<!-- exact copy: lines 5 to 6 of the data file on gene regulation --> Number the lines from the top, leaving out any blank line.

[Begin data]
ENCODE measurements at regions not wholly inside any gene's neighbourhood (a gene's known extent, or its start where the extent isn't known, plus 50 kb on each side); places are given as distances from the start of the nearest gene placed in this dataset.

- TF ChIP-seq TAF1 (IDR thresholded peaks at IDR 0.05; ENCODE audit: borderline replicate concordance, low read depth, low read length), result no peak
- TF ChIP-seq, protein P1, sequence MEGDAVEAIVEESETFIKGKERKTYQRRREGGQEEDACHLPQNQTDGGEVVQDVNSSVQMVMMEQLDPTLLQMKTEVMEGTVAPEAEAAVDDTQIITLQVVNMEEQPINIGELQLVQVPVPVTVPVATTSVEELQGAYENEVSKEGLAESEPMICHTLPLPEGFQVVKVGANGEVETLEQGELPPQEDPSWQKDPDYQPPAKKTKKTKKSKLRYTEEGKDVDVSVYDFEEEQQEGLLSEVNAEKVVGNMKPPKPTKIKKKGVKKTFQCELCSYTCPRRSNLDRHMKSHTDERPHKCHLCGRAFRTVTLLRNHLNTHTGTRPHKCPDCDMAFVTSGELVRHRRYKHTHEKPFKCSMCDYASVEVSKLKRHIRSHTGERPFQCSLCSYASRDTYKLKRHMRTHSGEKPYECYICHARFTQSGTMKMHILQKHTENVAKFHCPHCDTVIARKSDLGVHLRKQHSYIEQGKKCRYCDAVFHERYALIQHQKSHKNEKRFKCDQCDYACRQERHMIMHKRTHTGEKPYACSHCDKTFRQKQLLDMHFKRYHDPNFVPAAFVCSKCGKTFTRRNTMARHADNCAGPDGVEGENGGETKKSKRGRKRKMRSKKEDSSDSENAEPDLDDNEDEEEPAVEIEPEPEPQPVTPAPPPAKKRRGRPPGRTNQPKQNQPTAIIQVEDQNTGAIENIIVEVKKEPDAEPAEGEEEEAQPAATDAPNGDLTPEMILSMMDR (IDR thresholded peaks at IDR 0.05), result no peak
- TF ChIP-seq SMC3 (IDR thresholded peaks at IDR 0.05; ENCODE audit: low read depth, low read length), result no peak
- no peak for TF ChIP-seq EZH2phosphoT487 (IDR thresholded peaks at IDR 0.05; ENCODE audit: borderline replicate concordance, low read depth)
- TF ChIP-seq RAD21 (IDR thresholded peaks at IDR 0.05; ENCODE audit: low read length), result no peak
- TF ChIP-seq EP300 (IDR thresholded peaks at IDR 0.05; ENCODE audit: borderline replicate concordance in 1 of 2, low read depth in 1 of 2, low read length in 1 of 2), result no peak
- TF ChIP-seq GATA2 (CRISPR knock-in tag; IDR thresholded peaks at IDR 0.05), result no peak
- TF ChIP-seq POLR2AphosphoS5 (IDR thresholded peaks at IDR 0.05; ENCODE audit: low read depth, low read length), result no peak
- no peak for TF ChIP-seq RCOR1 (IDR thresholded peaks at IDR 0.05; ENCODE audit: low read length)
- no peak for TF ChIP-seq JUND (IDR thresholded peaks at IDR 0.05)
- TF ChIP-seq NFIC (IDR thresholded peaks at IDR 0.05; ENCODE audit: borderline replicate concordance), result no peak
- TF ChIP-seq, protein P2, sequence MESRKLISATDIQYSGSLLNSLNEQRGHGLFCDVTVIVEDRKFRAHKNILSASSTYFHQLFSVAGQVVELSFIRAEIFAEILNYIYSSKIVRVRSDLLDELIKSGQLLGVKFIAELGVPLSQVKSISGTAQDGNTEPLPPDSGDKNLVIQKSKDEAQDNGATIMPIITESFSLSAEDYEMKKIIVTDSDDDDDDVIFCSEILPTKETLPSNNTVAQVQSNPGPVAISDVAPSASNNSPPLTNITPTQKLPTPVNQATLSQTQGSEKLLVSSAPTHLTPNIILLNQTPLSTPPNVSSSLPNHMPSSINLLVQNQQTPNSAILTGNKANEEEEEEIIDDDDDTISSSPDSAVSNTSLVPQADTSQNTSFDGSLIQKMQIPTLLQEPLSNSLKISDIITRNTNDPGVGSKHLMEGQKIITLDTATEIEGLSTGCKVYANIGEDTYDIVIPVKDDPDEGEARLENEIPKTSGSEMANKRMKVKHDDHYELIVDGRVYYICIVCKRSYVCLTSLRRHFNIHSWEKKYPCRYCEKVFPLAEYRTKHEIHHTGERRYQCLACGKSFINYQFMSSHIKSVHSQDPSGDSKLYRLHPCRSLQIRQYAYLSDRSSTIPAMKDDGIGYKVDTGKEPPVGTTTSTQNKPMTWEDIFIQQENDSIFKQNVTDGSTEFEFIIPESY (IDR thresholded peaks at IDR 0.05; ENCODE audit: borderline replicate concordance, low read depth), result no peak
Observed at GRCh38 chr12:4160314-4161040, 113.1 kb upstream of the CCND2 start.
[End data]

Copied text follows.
- no peak for TF ChIP-seq EZH2phosphoT487 (IDR thresholded peaks at IDR 0.05; ENCODE audit: borderline replicate concordance, low read depth)
- TF ChIP-seq RAD21 (IDR thresholded peaks at IDR 0.05; ENCODE audit: low read length), result no peak